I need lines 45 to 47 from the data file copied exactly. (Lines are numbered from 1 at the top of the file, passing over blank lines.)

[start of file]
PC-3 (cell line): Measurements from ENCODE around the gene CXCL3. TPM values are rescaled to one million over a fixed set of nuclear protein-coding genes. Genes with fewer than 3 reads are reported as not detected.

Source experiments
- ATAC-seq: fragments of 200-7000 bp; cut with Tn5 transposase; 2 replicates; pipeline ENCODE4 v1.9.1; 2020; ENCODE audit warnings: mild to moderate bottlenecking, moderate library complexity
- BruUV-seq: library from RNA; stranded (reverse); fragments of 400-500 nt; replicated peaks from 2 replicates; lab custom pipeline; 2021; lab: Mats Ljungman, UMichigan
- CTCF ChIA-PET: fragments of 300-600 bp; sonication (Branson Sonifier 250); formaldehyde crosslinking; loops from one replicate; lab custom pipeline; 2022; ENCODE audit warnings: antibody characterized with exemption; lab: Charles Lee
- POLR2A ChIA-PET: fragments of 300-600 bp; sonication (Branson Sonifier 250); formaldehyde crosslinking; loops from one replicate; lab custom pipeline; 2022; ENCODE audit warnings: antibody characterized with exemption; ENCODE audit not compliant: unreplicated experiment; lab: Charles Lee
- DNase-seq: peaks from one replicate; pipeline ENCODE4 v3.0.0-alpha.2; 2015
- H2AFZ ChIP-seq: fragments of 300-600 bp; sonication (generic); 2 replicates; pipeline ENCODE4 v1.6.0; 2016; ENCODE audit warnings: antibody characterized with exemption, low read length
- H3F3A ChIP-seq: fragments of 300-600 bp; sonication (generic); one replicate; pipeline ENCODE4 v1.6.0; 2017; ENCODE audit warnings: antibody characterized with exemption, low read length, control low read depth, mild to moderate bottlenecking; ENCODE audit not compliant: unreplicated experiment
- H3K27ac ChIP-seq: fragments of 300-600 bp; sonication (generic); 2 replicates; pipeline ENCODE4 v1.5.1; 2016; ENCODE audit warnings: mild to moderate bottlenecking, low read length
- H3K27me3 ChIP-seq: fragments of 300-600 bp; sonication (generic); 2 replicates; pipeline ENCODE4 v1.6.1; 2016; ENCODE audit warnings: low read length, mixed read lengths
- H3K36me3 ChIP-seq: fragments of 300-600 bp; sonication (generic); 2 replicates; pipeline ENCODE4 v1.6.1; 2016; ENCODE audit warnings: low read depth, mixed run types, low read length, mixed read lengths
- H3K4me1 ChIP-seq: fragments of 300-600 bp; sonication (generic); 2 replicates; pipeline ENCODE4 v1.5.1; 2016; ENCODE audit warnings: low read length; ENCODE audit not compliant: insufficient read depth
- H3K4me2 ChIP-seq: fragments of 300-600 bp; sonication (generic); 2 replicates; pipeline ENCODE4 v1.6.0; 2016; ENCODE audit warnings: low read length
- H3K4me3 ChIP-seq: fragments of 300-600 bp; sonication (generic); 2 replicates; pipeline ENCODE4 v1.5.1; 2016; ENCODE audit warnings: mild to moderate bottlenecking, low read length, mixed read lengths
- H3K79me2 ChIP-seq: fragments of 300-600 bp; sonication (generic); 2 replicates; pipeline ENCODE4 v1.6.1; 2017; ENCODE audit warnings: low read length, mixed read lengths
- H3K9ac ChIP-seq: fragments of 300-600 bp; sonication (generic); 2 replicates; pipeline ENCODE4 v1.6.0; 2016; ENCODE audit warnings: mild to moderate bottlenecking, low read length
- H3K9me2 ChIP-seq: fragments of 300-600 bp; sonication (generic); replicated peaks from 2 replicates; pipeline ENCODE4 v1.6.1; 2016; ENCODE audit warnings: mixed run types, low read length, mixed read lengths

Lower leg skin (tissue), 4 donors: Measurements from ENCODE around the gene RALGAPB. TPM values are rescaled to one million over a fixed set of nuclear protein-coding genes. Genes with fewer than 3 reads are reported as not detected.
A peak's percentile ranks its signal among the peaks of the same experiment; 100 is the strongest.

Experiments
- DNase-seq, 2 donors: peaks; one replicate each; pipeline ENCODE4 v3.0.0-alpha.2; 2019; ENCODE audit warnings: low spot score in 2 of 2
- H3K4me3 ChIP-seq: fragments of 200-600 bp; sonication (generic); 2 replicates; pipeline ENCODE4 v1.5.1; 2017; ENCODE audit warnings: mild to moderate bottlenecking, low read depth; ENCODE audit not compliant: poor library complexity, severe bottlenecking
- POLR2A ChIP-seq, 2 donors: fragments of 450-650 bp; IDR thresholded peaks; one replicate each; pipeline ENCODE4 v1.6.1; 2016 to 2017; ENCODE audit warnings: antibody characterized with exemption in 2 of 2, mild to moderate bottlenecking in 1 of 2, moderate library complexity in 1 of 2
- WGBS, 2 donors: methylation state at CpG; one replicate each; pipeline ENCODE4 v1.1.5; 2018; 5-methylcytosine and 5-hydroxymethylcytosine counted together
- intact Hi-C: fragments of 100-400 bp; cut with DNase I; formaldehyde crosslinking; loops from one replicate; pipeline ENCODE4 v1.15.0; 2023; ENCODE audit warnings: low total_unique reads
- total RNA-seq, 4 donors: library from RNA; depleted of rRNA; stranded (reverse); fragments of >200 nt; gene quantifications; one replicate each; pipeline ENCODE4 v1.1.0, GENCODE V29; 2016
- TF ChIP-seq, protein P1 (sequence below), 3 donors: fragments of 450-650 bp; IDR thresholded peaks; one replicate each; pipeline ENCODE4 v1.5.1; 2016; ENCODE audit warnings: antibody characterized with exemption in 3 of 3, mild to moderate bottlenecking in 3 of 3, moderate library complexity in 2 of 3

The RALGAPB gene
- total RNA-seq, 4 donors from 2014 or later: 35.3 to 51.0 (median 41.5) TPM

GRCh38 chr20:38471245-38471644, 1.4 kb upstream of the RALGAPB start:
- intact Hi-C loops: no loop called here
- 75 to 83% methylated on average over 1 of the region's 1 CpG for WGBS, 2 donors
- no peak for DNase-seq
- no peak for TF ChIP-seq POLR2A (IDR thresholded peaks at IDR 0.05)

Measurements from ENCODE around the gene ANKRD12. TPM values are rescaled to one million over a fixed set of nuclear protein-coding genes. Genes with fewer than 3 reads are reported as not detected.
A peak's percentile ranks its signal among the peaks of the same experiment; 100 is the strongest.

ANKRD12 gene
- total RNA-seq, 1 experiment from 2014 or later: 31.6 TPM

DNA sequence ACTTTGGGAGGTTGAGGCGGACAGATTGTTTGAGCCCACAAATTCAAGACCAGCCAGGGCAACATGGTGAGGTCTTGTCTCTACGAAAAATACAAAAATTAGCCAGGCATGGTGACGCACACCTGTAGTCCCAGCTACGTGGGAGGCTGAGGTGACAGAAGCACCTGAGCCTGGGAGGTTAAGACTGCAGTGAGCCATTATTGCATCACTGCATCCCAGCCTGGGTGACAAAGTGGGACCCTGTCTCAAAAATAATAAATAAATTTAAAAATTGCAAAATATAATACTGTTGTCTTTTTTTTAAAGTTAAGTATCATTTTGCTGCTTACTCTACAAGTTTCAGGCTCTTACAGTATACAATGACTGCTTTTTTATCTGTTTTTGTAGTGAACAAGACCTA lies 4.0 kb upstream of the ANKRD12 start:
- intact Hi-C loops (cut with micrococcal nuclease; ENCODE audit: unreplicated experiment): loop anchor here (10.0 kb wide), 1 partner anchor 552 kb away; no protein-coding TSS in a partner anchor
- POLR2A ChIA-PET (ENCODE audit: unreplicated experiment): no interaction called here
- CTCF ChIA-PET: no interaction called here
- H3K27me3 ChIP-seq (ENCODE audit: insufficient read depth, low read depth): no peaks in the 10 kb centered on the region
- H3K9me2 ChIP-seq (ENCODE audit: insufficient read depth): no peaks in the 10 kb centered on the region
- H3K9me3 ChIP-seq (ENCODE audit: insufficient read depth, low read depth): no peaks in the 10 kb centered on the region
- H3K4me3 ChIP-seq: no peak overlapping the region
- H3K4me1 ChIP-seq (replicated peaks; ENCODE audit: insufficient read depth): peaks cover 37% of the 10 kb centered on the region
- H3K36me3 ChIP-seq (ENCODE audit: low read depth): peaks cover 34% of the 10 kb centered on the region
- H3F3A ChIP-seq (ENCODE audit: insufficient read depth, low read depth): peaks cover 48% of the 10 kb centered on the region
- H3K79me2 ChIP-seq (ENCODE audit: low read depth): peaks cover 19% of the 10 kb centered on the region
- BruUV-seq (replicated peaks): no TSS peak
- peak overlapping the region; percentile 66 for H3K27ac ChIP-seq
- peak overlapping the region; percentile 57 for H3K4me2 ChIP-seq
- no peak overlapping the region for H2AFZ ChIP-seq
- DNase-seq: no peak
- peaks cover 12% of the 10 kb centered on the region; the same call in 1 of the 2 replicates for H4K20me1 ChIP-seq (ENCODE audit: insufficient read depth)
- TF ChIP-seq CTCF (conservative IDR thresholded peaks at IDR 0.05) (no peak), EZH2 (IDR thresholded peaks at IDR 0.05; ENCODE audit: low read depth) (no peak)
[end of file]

- H3K9me2 ChIP-seq (ENCODE audit: insufficient read depth): no peaks in the 10 kb centered on the region
- H3K9me3 ChIP-seq (ENCODE audit: insufficient read depth, low read depth): no peaks in the 10 kb centered on the region
- H3K4me3 ChIP-seq: no peak overlapping the region